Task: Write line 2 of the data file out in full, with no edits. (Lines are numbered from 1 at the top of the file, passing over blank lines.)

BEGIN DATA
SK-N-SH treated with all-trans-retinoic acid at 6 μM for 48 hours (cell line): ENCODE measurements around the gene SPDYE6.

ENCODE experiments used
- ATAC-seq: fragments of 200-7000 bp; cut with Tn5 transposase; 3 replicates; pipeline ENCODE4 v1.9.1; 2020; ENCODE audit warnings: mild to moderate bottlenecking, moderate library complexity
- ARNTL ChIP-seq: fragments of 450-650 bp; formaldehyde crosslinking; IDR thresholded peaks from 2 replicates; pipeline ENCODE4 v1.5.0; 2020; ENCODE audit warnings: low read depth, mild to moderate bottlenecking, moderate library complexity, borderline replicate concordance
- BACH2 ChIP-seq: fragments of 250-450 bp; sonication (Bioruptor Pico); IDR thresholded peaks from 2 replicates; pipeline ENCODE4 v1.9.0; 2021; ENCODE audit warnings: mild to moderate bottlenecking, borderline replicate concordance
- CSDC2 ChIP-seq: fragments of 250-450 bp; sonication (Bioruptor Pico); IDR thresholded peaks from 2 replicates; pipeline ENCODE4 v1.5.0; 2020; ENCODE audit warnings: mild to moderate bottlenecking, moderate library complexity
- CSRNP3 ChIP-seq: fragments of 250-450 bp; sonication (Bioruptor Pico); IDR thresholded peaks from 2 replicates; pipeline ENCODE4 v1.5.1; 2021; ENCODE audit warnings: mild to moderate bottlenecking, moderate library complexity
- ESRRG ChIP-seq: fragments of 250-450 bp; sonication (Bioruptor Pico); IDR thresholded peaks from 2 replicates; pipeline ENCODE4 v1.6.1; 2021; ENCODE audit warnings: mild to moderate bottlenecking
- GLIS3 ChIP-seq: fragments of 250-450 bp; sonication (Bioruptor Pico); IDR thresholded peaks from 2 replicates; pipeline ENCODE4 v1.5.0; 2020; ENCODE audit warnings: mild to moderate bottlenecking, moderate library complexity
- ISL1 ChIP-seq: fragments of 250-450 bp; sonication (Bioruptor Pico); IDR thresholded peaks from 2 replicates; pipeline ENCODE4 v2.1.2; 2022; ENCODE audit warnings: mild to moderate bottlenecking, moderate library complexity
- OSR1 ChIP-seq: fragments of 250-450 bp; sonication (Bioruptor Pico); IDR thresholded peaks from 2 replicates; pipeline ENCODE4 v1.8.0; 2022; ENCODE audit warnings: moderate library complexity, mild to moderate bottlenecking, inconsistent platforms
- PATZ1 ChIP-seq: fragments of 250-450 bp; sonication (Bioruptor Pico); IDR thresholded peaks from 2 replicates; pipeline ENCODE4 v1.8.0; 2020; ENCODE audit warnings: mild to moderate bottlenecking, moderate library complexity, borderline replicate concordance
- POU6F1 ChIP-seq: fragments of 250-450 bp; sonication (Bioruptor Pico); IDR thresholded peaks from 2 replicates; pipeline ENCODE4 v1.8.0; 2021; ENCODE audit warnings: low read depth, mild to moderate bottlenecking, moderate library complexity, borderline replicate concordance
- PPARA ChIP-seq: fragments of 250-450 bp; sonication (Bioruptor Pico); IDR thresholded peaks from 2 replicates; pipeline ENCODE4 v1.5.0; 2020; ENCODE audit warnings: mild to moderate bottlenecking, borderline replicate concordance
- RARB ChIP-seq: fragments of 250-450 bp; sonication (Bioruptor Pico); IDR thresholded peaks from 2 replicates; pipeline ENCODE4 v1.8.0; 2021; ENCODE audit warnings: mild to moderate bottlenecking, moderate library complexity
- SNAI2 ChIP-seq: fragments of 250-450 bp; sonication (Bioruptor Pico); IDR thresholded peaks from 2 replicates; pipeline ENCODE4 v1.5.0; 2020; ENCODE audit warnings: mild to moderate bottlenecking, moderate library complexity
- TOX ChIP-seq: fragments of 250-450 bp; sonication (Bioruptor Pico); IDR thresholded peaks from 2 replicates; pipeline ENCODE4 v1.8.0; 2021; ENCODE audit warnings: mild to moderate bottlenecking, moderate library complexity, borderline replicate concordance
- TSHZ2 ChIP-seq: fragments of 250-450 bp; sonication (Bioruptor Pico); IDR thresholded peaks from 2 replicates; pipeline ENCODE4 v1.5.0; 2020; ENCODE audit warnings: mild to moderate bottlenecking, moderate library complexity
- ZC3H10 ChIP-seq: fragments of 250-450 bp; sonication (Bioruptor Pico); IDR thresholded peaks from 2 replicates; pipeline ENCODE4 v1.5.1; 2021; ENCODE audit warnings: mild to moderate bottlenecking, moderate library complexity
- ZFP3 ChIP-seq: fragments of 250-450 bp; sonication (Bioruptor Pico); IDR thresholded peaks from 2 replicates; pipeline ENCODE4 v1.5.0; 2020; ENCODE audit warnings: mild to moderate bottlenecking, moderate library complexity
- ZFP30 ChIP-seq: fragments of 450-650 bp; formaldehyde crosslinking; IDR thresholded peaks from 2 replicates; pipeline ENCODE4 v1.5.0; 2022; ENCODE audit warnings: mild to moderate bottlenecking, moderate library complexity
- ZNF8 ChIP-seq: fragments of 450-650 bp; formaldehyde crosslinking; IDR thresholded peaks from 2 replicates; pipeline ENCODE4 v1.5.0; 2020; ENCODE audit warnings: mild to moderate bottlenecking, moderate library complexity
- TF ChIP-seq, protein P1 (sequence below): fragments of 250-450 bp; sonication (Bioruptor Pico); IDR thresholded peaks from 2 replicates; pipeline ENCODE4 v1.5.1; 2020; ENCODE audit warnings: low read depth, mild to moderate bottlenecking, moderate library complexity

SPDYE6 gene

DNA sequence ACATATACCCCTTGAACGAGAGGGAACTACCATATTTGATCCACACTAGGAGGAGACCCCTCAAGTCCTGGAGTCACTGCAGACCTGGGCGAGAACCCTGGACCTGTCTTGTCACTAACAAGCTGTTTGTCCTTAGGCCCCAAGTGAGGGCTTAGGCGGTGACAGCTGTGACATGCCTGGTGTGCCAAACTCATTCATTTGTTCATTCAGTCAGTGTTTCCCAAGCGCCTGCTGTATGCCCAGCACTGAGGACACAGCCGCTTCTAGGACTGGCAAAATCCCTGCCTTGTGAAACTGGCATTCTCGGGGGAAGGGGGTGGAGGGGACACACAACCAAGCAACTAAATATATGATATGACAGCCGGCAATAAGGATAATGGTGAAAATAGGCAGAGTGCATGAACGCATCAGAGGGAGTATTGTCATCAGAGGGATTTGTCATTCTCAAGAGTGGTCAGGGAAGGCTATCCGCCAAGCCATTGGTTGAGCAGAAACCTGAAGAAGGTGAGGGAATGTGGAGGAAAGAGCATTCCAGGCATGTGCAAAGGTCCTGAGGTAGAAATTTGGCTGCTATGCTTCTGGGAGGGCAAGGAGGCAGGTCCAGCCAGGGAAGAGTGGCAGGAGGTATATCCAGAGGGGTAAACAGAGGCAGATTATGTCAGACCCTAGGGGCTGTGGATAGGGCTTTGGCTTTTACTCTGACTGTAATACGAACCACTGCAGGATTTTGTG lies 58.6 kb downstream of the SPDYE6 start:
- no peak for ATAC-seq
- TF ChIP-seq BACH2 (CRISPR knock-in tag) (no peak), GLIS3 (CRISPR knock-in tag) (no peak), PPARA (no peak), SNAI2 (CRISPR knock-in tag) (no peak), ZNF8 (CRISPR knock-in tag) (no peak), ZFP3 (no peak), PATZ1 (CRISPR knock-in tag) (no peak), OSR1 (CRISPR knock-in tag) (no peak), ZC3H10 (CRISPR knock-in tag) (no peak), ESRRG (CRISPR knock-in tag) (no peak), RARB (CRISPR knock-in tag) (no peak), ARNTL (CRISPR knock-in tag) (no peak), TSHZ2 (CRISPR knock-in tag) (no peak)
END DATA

ENCODE experiments used